Cablegate: State Level Teachers Unions Protest Education

DE RUEHME #2948/01 2771923
R 031923Z OCT 08




E.O. 12958: N/A


REF: (A) MEXICO 2877 (B) MEXICO 1540

1. Summary: In recent weeks there has been growing
discontent among the state level Locals of the National
Teachers Union (SNTE) against the &Alliance for Quality
Education8 agreement signed this past May between the GOM
and the union,s national leadership (Ref B). The discontent
has resulted in protests marches, strikes that have closed
schools for extended periods and increasingly large
demonstrations in nearly half of Mexico,s 31 states. The
dissident groups within the SNTE Locals assert that they are
protesting against an agreement imposed on them by the
union,s national leadership and the GOM without their
consent. In addition, the dissidents claim they are seeking
to defend such legitimate labor rights as the right to freely
determine the leadership of their state level Locals. These
noble assertions notwithstanding, numerous press reports site
the GOM, the SNTE national leadership and even statements by
the dissidents themselves which indicate that the protestors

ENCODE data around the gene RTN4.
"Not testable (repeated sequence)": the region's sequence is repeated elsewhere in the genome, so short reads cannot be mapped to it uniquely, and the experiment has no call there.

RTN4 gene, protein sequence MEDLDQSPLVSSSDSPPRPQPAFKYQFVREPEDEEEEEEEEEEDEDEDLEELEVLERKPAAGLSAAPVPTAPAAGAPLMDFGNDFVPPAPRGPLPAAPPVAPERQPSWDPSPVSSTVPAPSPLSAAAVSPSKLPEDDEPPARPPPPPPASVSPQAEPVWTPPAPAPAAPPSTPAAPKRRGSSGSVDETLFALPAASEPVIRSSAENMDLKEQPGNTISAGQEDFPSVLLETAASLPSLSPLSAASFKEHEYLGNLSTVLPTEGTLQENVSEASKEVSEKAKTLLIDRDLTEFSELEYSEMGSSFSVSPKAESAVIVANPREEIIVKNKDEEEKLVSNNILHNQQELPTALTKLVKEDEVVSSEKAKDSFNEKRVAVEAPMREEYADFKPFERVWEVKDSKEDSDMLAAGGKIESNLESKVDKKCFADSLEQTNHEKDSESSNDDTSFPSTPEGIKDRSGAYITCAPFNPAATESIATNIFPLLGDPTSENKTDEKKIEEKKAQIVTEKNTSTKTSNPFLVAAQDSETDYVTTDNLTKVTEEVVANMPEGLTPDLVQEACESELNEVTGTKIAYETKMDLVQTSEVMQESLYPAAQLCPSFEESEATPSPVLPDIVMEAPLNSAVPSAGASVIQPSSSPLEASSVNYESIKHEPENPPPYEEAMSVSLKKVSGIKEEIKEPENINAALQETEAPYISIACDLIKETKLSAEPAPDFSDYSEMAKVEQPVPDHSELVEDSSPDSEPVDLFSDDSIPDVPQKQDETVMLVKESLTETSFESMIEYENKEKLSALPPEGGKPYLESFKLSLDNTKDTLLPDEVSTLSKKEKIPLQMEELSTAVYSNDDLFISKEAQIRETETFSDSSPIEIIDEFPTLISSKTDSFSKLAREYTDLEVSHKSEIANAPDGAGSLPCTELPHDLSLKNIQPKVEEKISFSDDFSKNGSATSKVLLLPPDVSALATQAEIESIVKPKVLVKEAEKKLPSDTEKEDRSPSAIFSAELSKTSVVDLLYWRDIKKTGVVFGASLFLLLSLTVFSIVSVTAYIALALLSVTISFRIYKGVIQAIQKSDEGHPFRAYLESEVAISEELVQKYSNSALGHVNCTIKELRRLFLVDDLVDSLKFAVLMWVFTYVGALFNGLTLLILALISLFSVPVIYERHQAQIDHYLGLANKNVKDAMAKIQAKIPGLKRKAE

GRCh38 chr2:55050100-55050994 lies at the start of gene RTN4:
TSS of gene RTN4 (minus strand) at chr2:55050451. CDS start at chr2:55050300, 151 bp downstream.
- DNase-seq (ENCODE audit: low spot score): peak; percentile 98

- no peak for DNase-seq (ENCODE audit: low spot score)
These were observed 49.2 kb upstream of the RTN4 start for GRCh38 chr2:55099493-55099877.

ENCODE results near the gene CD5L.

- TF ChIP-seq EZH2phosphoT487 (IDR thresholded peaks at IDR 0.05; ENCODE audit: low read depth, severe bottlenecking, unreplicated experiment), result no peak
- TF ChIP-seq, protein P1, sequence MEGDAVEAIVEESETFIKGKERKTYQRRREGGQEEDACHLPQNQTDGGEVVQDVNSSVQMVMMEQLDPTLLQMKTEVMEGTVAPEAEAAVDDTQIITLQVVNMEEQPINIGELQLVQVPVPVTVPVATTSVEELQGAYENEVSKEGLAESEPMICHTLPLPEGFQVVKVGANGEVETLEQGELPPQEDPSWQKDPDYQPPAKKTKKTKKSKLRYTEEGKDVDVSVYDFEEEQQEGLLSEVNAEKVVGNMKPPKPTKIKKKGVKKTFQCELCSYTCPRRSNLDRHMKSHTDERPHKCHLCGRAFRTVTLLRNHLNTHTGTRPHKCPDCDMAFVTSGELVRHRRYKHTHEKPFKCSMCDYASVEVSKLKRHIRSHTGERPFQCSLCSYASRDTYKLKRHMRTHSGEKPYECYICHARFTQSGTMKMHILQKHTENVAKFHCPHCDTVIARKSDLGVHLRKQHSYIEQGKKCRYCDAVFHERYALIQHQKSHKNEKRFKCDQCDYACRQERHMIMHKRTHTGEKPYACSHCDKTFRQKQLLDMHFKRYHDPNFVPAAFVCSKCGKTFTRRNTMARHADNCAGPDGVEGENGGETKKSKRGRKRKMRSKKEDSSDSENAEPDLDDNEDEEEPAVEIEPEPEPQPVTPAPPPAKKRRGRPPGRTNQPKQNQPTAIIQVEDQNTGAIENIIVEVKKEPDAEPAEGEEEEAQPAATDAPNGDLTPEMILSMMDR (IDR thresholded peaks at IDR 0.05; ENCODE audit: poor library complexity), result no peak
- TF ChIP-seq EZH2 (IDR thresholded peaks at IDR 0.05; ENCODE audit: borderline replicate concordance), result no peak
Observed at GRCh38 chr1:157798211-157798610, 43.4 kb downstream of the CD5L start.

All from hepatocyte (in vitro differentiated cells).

are really seeking to undo the provisions of the Alliance for
Quality Education (ACE) that would require prospective
teachers to take an entrance examine for hiring and
promotions (Ref A) and which would prohibit current teachers
from selling their positions or passing them on as an
inheritance. The longest running and most intense protests
are taking place in the state of Morelos. The protests in
Morelos have been going on for over six weeks and the
dissidents there are insisting that the state government
unilaterally reject implementation of the ACE. Both
Morelos, governor and the GOM,s Secretary of Education have
rejected the idea that a state can legally withdraw from an
agreement that is now a part of the national education
system. End Summary.


2. On May 15, 2008 the Mexican government,s Secretary of